Correlation of clinical examination, ultrasound sonography, and magnetic resonance imaging findings with arthroscopic findings in relation to acute and chronic lateral meniscus injuries

J Orthop Sci. 2014 Jan;19(1):71-6. doi: 10.1007/s00776-013-0480-4. Epub 2013 Oct 19.


Purpose: The aim of this study was to evaluate whether ultrasound sonography (USS) performed by orthopedic surgeons is a reliable method of investigating lateral meniscus (LM) knee lesions as compared to magnetic resonance imaging (MRI), and arthroscopy, which is the gold standard in clinical practice.

Methods: In total, 107 patients were involved in this study. They were hospitalized for arthroscopy due to LM injury of the knee. Clinical examination (McMurray's, Apley's, and joint line tenderness tests), USS, and MRI were performed prior to arthroscopy. We compared the results of clinical examination, USS, and MRI with the arthroscopic findings for the knee, which were considered the reference values.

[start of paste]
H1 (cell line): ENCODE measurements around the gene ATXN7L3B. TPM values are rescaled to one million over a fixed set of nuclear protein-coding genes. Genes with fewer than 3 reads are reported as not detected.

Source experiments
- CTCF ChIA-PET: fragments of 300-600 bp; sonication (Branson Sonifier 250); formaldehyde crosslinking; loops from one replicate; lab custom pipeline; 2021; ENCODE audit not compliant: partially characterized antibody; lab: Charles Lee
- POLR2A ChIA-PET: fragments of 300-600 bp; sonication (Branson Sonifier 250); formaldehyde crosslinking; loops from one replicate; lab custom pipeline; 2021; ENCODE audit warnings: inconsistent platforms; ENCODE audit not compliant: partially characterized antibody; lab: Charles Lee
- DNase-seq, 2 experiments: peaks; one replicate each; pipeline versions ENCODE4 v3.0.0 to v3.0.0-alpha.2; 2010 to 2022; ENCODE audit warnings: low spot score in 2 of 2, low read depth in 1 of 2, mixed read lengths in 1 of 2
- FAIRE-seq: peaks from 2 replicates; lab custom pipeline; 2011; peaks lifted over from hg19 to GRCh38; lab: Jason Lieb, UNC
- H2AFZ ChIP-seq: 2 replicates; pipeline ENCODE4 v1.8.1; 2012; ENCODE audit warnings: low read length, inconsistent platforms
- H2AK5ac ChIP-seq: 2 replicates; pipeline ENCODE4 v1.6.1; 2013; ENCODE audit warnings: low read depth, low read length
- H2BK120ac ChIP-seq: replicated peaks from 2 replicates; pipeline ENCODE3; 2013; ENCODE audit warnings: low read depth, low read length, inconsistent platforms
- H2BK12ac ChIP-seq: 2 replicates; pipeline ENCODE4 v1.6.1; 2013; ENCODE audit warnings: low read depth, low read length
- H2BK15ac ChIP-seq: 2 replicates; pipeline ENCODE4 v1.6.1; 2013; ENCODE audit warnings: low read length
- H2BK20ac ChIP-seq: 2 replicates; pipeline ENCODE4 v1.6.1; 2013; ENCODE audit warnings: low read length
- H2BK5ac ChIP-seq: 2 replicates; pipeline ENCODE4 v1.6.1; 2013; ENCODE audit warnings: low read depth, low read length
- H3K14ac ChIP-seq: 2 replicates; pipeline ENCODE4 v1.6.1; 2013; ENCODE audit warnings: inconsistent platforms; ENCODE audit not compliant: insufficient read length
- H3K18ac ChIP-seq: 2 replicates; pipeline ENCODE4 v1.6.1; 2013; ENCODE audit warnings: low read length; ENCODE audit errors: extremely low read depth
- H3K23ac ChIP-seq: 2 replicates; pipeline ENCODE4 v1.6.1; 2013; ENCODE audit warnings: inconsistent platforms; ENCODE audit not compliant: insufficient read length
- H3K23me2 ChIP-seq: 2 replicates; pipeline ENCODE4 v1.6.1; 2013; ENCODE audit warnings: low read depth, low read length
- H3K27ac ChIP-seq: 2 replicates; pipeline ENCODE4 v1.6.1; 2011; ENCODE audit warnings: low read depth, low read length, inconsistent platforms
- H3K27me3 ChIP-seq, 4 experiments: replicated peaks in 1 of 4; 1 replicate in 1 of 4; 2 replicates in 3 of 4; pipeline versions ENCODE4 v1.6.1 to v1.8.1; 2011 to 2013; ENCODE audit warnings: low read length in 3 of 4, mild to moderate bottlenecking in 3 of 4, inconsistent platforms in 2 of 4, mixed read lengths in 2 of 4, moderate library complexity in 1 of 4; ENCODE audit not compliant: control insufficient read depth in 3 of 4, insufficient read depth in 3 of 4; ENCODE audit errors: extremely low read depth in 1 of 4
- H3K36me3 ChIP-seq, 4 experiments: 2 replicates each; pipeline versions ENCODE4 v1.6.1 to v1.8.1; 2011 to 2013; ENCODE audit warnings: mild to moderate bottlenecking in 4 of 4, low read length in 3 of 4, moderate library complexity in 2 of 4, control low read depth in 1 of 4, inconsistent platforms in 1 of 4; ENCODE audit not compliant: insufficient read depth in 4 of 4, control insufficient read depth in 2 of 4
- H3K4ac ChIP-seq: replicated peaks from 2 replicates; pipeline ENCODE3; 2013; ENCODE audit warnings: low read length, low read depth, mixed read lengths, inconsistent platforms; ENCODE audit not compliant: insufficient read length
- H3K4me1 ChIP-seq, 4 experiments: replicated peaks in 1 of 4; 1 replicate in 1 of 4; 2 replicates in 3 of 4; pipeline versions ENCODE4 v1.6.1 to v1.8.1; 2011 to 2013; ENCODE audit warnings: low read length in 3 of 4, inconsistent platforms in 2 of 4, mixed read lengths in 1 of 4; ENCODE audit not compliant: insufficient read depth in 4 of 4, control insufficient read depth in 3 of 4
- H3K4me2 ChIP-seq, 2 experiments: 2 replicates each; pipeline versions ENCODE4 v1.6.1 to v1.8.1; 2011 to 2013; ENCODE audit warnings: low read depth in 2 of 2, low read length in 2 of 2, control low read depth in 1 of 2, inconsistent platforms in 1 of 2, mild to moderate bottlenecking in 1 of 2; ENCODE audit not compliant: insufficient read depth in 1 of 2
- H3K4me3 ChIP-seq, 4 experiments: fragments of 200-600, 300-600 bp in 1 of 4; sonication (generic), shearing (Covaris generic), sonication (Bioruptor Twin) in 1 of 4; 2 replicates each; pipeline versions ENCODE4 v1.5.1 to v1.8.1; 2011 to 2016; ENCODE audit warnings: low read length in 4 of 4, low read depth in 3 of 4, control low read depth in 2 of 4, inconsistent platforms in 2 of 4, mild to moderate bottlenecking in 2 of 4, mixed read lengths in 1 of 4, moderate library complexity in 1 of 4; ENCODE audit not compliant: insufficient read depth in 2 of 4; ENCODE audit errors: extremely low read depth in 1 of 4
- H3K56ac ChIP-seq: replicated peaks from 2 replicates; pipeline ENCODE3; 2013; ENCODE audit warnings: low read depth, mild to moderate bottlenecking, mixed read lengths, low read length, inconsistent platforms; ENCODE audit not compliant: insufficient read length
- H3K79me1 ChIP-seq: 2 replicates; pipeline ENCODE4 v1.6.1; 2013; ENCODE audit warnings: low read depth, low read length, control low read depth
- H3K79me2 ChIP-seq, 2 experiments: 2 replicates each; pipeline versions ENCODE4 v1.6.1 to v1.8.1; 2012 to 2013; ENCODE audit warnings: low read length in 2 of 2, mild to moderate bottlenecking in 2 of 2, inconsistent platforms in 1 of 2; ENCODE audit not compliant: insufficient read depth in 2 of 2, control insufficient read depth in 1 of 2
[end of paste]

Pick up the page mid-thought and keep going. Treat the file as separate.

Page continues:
Results: McMurray's clinical test, which is the most sensitive method of detecting lateral meniscus lesions, gave the same sensitivity rate for both acute and chronic LM injuries: 65%. USS was observed to be more sensitive and specific for chronic LM injuries (85 and 90%, respectively) than for acute LM injuries (71 and 87%). MRI also yielded higher values of sensitivity and specificity for chronic lateral meniscus injuries (75 and 95%, respectively) than for acute LM injuries (68 and 87%).

Conclusions: The accuracy of ultrasound examination is demonstrated by the high reliability of this method in the diagnosis of lateral meniscus lesions of the knee, and the evaluation performed in this study showed that ultrasound is a useful clinical tool for diagnosing knee pathology.

MeSH terms

  • Adult
  • Arthroscopy / methods*
  • Diagnosis, Differential
  • Female
  • Humans
  • Knee Injuries / diagnosis*
  • Magnetic Resonance Imaging / methods*
  • Male
  • Menisci, Tibial / diagnostic imaging
  • Menisci, Tibial / pathology
  • Physical Examination / methods*
  • Prospective Studies
  • Reproducibility of Results
  • Tibial Meniscus Injuries*
  • Trauma Severity Indices
  • Ultrasonography